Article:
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Are We Ready for CPEC?

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This article was published as tweet thread on 12th October, 2020

China is a superpower, economic and political, and also Pak’s time-tested neighbouring friend. By mutually beneficial cooperation, which creates a win-all situation, without putting either at a disadvantage, both Pakistan and China will gain from China-Pakistan Economic Corridor (CPEC).

Cooperation is a key concept in the global economic world today. The world GDP values USD 87.8 Trillion (2019). However, this has been marked by intricacies. China’s economy has a 16.3 per cent share of the global GDP (pre-COVID), second only to the United States.

The trade war between the two economic giants further intensified to get deeper control. This made Christine Lagarde, the previous managing director of the International Monetary Fund, to urge de-escalation of trade disputes as it would trigger an economic slowdown.

A shift from globalisation to the new global economy has led to the development of Global Value Chains (GVCs), that is, breaking up of production processes so different steps are carried out in different countries. They are important because they provide economic opportunities to developing countries for trade specialisation and strengthening their competitive advantage. In addition, as GVCs strengthen, the factor of ‘dependency’ and therefore, relevance to ‘cooperation’ increases.

For smaller economies to fully benefit from GVCs and not be left in a disadvantaged position, reduced trade tariff is among the most important factors. One validated model of establishing this is trade blocs and economic corridors. This is where CPEC comes in.

Countries like China have undertaken sub-regional steps. Examples of this would be the Nanning-Singapore Economic Corridor and CPEC. It is a long-term infrastructural project and part of China’s ‘One-Belt, One-Road’ global initiative. It connects the Southern Chinese city of Kashgar to Gwadar Port through multiple nodes and several passages. Co-financed by Beijing and Islamabad, it is valued at USD 62 Billion and includes projects for road and railways network, energy, sea-port development and economic zones.

The benefits for Pakistan are many — CPEC brought the largest-ever amount in FDI at a time when Pakistan’s reserves were at a historic low. With reference to infrastructural development, Pakistan would have faced severe challenges in undertaking the projects independently.

Why Pakistan would have faced challenges is for two reasons; one, the high cost involved & second, technical expertise and experience that China brings to the table. In addition, it vows to create 700,000 jobs between the years 2015-2030.

A school of thought that questions CPEC’s role argues about the financial feasibility — will Build-Operate-Own-Transfer be indeed the model used, entailing China investing in Pakistan or due to limited lucrativeness, would Pakistan be taking ‘concessional loans’?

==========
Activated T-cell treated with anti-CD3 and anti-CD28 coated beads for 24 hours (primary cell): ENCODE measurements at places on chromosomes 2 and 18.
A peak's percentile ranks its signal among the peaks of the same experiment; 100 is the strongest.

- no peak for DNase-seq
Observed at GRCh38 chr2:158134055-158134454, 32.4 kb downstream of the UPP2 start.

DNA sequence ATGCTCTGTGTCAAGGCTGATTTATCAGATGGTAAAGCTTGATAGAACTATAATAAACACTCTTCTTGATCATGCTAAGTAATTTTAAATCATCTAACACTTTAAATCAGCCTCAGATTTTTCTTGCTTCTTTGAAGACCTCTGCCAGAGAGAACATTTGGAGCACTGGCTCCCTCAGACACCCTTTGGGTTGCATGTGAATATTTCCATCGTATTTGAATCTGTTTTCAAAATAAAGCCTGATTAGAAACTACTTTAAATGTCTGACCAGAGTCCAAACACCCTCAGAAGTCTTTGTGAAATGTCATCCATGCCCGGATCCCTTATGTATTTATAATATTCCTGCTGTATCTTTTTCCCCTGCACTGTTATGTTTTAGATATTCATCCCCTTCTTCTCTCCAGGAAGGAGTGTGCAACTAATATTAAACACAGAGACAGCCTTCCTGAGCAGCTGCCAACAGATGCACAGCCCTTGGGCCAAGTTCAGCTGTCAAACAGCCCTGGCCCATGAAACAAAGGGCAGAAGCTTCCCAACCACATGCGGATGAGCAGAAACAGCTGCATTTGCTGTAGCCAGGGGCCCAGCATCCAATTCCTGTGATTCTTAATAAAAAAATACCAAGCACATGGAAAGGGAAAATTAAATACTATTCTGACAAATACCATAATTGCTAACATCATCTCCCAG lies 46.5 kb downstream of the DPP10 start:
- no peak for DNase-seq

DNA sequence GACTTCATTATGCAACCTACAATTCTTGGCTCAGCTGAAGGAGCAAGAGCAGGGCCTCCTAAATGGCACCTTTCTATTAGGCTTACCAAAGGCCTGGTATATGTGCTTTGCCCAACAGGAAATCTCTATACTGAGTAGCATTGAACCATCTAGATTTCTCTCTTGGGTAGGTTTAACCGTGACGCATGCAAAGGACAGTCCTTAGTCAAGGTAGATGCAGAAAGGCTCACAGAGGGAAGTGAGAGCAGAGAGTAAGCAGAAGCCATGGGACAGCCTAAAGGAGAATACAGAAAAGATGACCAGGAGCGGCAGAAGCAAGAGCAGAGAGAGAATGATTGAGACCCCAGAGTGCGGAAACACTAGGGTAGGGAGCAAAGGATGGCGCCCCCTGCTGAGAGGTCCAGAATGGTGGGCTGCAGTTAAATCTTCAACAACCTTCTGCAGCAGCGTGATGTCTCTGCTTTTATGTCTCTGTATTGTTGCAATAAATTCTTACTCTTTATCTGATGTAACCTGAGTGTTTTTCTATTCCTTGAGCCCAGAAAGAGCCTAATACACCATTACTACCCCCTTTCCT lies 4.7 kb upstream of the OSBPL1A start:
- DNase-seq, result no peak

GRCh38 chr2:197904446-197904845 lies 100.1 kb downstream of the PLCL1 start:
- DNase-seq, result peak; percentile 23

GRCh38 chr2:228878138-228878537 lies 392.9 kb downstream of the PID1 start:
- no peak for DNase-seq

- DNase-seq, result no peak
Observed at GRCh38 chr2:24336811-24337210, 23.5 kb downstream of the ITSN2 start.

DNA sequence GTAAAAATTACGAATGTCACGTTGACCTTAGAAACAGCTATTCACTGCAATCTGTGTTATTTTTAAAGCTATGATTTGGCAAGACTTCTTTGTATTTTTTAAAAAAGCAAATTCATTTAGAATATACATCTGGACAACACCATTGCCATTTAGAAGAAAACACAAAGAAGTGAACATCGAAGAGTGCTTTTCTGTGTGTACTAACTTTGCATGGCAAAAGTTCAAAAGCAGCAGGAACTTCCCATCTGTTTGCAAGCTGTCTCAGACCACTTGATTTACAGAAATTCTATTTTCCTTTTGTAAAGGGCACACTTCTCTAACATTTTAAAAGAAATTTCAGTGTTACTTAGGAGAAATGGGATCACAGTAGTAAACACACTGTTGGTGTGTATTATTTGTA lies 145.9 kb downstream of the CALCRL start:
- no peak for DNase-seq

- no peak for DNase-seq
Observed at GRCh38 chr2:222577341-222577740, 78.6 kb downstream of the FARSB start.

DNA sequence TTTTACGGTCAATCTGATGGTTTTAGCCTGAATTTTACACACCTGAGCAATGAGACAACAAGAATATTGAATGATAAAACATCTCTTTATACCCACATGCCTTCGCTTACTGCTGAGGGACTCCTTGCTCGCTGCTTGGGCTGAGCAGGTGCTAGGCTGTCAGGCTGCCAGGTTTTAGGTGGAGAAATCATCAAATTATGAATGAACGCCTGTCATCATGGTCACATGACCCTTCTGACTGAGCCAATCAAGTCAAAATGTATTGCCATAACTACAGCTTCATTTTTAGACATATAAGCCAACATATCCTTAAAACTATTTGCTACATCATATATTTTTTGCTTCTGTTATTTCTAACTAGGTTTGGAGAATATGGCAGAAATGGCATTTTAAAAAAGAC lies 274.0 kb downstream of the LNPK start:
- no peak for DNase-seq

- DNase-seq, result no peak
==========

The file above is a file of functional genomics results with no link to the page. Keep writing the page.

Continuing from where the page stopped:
The second question is: how equipped is the local industry to compete with or even support Chinese contractors? Would CPEC then actually be an impetus for economic growth or further slow down local activity?

These are all fair questions to be asked.

China benefits from direct access to Pakistan’s port, cutting its trade route from 16,000km to under 5,000km (Shanghai to the Strait of Malacca). Also, Pakistan has the opportunity for infrastructural development, economic growth and benefiting from their technology. With CPEC entering its next phase, tax exemption for Gwadar’s economic zones are legally in place, agreements for two hydroelectric power plant projects (around USD 4 Billion in cost) have been signed, and the Mainline-1 Railway Project has been approved as a revised cost of UDD 6.8 Billion. 

However, this completely depends on Pakistan’s take — Will matters of transparency that surfaced during the last regime be curbed and handled in an exemplary manner? More importantly, how does Pakistan plan to use CPEC to its advantage in the global political order?

PM Imran Khan's second visit to China in 2019 secured a USD 6 Billion economic package and an additional package of USD 3 Billion for CPEC. This trip also saw agreement on up-gradation Karachi-Peshawar railway line & launching of the second phase of Free Trade Agreement and dry port. 

Saudi Arabia’s willingness to join CPEC as an investor substantiates the opportunity & PTI’s focus on facilitating the project shows this government's seriousness about the project as well. If Pakistan wants to make it a game-changer, the people have a role to play.

The right questions need to be asked:

  1. What opportunities shall open up for the SME sector of Pakistan?
  2. How will a local businessman be secured & given the room to grow?
  3. What job opportunities will we be able to create for the graduates & youth of our country?

It is important we gear ourselves with the desire to put Pakistan first; national interest over self-interest. Pakistan can make CPEC a tool to accelerate its economy & realign its political positioning. Are we ready for the CPEC? I sure hope we are. 

Pakistan Zindabad!